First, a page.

Chinese Whispers

    Pelosi’s swansong: the Taiwanese view on her fleeting visit

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    In this episode

    Cindy YuBrian Hioe

    Nancy Pelosi’s controversial trip to Taiwan made headlines across the world this week, after President Xi’s warnings to the US ‘not to play with fire’. Furious, Beijing has responded with economic sanctions and a flurry of missiles over and around the island, as well as sanctioning Pelosi and her family. But as the West frets about possible escalation, often lacking from the discussion is what Taiwanese people actually think. In fact, as Taipei-based journalist Brian Hioe explains to Cindy Yu in this episode, most people there were less worried about the visit than you might expect. ‘There’s been so much in terms of Chinese military drilling or activity directed at Taiwan for a decade, people are quite used to it.’ 

    Comparisons to the calm in Ukraine before the Russian invasion are unfounded: ‘we are not seeing troops massing’. That is not to say, though, that the situation is without danger. A more limited and realistic threat is of China imposing a blockade, or attacking one of Taiwan’s outlying islands. Other possible repercussions include a salvo of cyberattacks, one pro-China actor having already hacked supermarkets and train station displays on the island this week.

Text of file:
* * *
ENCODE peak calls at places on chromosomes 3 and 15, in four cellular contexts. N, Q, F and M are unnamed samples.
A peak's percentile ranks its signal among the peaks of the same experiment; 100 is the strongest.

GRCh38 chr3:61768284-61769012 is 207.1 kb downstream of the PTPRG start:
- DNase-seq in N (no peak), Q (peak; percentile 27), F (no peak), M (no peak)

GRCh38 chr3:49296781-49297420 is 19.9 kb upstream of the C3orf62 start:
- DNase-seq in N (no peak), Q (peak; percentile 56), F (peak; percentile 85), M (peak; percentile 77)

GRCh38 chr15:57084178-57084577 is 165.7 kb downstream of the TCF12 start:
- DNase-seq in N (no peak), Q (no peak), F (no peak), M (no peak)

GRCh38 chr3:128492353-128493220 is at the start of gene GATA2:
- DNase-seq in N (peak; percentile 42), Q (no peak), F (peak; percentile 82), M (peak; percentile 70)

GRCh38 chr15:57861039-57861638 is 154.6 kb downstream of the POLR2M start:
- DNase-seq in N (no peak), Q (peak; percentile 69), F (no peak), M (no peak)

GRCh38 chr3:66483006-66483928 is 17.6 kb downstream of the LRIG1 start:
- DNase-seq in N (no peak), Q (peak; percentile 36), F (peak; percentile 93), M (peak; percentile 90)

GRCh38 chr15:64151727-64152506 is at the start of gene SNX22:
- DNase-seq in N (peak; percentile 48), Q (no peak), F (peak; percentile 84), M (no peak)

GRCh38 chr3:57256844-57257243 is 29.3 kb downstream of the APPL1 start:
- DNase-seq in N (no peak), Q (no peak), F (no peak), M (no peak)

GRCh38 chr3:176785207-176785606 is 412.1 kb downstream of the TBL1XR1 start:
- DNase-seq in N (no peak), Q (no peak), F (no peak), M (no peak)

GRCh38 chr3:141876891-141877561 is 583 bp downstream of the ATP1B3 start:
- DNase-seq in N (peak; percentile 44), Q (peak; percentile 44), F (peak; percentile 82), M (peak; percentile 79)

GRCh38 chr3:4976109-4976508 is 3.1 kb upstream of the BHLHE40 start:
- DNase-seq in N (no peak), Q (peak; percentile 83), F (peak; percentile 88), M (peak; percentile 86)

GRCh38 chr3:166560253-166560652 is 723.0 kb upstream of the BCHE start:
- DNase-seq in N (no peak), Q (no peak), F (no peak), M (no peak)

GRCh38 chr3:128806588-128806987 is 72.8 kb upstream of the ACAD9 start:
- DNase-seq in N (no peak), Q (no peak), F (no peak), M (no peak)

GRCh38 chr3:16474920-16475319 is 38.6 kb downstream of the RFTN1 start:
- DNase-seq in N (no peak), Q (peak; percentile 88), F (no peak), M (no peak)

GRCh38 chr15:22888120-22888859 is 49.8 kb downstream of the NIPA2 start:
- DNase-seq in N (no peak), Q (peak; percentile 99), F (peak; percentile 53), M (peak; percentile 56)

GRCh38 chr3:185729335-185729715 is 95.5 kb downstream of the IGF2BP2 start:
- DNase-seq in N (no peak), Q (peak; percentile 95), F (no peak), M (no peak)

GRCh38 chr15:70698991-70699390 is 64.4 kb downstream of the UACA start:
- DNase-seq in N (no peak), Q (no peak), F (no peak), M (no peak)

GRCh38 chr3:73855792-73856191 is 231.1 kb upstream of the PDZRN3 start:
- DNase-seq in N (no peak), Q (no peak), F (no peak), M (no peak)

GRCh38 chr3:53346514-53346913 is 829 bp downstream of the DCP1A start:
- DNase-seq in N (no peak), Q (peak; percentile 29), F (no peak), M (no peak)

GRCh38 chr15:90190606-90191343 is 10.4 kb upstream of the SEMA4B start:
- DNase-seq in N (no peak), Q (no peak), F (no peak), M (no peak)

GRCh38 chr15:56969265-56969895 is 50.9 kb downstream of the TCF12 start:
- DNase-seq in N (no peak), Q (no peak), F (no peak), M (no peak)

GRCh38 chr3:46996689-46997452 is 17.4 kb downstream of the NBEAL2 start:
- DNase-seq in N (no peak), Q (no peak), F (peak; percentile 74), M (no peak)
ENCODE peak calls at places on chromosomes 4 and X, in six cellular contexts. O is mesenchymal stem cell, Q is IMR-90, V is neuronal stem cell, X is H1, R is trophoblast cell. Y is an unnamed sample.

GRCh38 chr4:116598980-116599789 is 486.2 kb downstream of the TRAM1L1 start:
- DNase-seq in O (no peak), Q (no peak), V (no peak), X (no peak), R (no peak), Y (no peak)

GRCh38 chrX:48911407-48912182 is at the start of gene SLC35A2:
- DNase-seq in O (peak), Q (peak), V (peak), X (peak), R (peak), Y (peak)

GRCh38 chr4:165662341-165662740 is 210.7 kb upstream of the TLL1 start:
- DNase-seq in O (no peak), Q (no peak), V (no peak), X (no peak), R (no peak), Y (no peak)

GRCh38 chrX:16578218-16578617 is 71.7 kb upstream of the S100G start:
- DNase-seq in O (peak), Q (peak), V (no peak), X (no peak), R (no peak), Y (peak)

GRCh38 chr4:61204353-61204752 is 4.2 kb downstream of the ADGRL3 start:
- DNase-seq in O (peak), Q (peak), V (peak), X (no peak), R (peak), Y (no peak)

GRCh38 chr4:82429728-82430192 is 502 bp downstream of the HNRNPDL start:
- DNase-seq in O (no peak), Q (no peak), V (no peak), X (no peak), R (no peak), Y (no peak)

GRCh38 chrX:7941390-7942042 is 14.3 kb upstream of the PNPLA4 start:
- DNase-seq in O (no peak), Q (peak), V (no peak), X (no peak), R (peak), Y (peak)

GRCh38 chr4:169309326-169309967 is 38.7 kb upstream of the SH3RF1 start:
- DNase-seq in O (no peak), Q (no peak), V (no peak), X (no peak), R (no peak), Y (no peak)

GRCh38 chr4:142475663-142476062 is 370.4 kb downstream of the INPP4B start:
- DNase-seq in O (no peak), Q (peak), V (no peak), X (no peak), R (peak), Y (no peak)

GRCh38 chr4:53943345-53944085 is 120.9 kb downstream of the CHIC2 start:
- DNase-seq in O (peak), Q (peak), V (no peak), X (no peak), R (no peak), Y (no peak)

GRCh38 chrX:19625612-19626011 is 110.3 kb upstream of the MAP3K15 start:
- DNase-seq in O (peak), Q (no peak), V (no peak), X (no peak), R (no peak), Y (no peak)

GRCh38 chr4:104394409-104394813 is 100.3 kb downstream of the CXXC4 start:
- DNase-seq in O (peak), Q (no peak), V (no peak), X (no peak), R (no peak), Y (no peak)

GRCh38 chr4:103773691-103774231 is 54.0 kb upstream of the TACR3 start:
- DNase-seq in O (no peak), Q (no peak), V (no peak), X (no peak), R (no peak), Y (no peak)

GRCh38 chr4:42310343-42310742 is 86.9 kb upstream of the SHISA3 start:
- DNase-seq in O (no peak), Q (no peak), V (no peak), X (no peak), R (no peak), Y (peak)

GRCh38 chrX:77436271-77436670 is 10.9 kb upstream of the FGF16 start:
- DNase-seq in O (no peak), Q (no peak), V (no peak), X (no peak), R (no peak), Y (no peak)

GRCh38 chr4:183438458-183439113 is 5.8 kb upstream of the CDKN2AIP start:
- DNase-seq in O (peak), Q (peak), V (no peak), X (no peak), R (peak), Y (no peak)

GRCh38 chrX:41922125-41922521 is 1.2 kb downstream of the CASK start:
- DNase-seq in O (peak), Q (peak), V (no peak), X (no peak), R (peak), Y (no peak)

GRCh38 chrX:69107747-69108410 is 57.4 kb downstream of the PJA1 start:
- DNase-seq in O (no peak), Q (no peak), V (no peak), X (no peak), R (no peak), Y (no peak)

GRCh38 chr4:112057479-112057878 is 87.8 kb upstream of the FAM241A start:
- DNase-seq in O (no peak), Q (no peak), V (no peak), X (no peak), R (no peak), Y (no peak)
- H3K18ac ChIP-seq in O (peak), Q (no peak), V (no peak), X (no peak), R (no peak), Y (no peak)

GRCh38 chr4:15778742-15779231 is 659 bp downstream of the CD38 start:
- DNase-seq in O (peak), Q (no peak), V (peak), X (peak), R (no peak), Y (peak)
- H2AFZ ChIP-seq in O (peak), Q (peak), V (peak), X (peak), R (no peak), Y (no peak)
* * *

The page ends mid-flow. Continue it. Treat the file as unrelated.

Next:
So given all these dangers, why did Pelosi come at all? Perhaps telling is the Taiwanese government’s silence over whether it actually invited her. US domestic politics is probably a factor, as is her own legacy. Regardless of her motivation, President Biden said the move was unwise, and the situation remains delicate.

    Careful diplomatic management of the crisis requires reliable information. But in the context of Taiwan, that is by no means a given. Brian explains the bizarre dynamic that exists between international and Taiwanese media, where each assumes the other is better informed. ‘The two sides are actually somewhat bad at fact-checking each other. Then they’re just amplifying what is sometimes discrimination but primarily misinformation.’

    Tune in to hear more about the view from Taipei.